Written, Directed and Produced by Edward Landler and Brad Byer.
“I Build the Tower” is the true story of the life and work of Sam Rodia, the Italian immigrant who built the world-famous Watts Towers on a residential lot in South Central Los Angeles. Rodia’s Watts Towers, designated as a National Historic Landmark by the United States Department of the Interior in 1990, are now a component site of the California State Parks, managed by the City of Los Angeles Cultural Affairs Department.
Barely five feet tall, the uneducated Rodia worked from the 1920’s to the 1950’s without helpers or scaffolding to build unique and majestic spires of reinforced concrete rising to a hundred feet, decorated with a mosaic of tile, seashells, pottery, ceramics, rocks and glass – even broken 7-Up and Milk of Magnesia bottles. Transcending the category of “outsider” or “folk” art, Rodia’s Watts Towers have come to be recognized as an artistic and engineering masterpiece world-wide.
In 1959, the Building and Safety Department of Los Angeles issued a job order to “demolish and remove the dangerous towers” and attempted to pull them down with a crane. Even within Rodia’s own family, the controversy raged – was Uncle Sam a great artist or a bum?
But, with no conscious intent to do so, Sam and his towers triumphed over bureaucracy and achieved lasting recognition in the history of modern art and architecture. Their stature was further enhanced as a symbol of freedom for the community in which they stand when the 1965 Watts Uprising/Riots left the towers untouched.
“As time goes on, they begin to reveal to humanity the soul of the artist,” eminent futurist, engineer and structuralist R. Buckminster Fuller noted in his last interview, filmed exclusively for this project. For Fuller, the Watts Towers embody the universal structural principles found in nature and demonstrate the power of individual initiative to effect change in the world.
Rodia great-nephew Brad Byer’s access to family members and materials and Edward Landler’s long association with the Watts community have provided them with a wealth of archival film footage and interviews to go along with their footage of Naples and the southern Italian region of Campania where Rodia was born, of the San Francisco Bay area where Rodia lived before and after his years in Los Angeles, and, of course, of Los Angeles itself and the Watts Towers.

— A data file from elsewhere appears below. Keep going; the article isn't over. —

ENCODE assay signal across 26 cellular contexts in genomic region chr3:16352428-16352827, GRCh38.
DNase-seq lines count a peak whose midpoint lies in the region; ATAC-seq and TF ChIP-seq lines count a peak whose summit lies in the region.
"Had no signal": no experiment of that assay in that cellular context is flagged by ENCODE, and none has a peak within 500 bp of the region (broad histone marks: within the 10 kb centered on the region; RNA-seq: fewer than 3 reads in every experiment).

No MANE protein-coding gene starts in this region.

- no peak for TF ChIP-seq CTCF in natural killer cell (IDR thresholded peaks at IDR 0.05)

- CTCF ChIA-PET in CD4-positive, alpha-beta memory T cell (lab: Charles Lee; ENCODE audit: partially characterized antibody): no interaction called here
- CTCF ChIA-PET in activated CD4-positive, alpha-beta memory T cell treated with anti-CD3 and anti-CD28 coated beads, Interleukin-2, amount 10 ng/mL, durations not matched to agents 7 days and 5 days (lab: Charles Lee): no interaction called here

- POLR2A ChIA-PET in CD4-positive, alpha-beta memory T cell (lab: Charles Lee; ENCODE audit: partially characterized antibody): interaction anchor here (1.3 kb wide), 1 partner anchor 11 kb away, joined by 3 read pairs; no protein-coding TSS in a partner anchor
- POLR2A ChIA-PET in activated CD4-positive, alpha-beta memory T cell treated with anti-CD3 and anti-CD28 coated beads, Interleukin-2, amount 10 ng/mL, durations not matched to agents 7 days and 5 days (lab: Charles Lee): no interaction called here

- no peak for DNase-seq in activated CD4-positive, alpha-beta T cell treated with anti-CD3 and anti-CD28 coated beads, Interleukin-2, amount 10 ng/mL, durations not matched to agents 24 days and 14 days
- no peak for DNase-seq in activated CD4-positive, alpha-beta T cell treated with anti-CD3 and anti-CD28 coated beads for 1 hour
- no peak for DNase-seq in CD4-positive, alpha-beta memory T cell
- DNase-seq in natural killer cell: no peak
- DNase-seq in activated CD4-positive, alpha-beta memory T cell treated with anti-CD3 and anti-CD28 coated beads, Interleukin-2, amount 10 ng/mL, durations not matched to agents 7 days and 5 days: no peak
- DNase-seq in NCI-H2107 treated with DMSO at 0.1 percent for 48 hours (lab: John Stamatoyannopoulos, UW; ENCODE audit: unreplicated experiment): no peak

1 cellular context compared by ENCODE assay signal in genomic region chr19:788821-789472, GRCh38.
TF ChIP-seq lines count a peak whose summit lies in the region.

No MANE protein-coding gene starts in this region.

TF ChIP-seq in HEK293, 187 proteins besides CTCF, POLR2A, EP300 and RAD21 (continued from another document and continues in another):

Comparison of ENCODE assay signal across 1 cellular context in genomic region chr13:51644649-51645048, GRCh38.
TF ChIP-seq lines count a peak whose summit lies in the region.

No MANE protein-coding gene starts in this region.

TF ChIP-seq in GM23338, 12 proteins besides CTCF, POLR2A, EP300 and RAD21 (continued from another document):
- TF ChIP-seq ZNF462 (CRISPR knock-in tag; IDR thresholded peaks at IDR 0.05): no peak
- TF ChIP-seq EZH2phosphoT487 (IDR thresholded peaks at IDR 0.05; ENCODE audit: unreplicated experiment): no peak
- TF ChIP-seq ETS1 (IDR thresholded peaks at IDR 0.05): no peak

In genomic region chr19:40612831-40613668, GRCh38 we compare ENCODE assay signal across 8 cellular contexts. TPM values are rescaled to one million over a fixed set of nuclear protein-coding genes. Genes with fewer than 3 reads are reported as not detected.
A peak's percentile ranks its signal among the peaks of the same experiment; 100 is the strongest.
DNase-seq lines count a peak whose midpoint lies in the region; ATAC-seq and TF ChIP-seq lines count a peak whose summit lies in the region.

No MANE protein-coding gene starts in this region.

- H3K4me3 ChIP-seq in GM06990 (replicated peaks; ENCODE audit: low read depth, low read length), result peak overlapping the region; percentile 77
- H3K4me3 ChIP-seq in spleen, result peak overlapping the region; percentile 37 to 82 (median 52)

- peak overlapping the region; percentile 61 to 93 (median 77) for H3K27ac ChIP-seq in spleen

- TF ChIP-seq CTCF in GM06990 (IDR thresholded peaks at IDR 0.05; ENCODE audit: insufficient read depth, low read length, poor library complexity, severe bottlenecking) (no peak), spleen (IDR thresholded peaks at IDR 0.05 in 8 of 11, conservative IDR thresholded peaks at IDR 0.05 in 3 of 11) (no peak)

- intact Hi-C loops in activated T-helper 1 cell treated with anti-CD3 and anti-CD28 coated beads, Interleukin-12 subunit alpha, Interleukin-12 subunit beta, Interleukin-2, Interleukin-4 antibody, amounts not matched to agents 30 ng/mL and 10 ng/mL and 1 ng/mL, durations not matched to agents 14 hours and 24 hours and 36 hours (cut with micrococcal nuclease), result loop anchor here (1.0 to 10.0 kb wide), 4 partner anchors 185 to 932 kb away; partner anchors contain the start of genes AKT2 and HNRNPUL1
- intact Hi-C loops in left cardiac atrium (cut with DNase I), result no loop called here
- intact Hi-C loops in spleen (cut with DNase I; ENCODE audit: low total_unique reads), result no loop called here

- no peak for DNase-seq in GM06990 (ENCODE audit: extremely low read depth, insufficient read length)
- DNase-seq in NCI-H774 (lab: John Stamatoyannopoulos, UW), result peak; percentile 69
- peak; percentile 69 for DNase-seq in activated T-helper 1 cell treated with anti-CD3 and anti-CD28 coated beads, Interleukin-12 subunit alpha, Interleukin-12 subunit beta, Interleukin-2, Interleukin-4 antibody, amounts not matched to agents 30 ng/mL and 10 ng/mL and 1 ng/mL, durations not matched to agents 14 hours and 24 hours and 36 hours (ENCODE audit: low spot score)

The film also relies relies on audio interviews of Rodia from the early 1960’s to chronicle his redemption from alcoholism and despair to a fierce determination to build "something big."
Rodia’s own words offer the shrewd and haunting perspective of an “Old World” peasant living in but never assimilating into modern industrial America.
A bonus DVD features the complete 40-minute interview with R. Buckminster Fuller, excerpts of which appear in “I Build the Tower”. In this interview, filmed three months before his death in July, 1983, Mr. Fuller provides an analysis of Rodia’s artistic and engineering genius and its significance in art history and the world.
Also participating in the film are Phil Proctor of the Firesign Theatre, musician Johnny Otis, vocalist Dwight Trible and artist John Outterbridge.
“I Build the Tower” has been showcased at the American Cinematheque’s Egyptian Theatre in Hollywood and its Aero Theatre in Santa Monica, at the California African American Museum in Los Angeles, and at the Vancouver International Film Centre’s Vancity Theatre in Vancouver, British Columbia. In 2011, it was screened as part of the Los Angeles city-wide “Pacific Standard Time: Art in L.A. 1945-1980” exhibition.
It's numerous film festival screenings include:
- Documentary Fortnight, The Museum of Modern Art, New York City
- The Environmental Film Festival, National Gallery of Art, Washington DC.
- The Pan-African Film Festival, Los Angeles
- The Los Angeles Harbor International Film Festival
- International Festival for Films on Art in Montreal
- Leeds International Film Festival, England
- Festival di Palazzo Venezia, Rome, and Biografilm Festival, Bologna, Italy
“I Build the Tower” was the opening presentation of “Art and Migration: Sabato Rodia and the Watts Towers of Los Angeles", an international conference at the University of Genoa, Italy, in April, 2009, co-sponsored by U.C.L.A.’s International Institute. In October, 2010, it was also highlighted when the second phase of this conference took place at U.C.L.A. as “The Watts Towers Common Ground Initiative: Art/Migrations/Development”.
“I Build the Tower” was also cited by Steve Rosen on IndieWire as one of the best five undistributed films of 2006.
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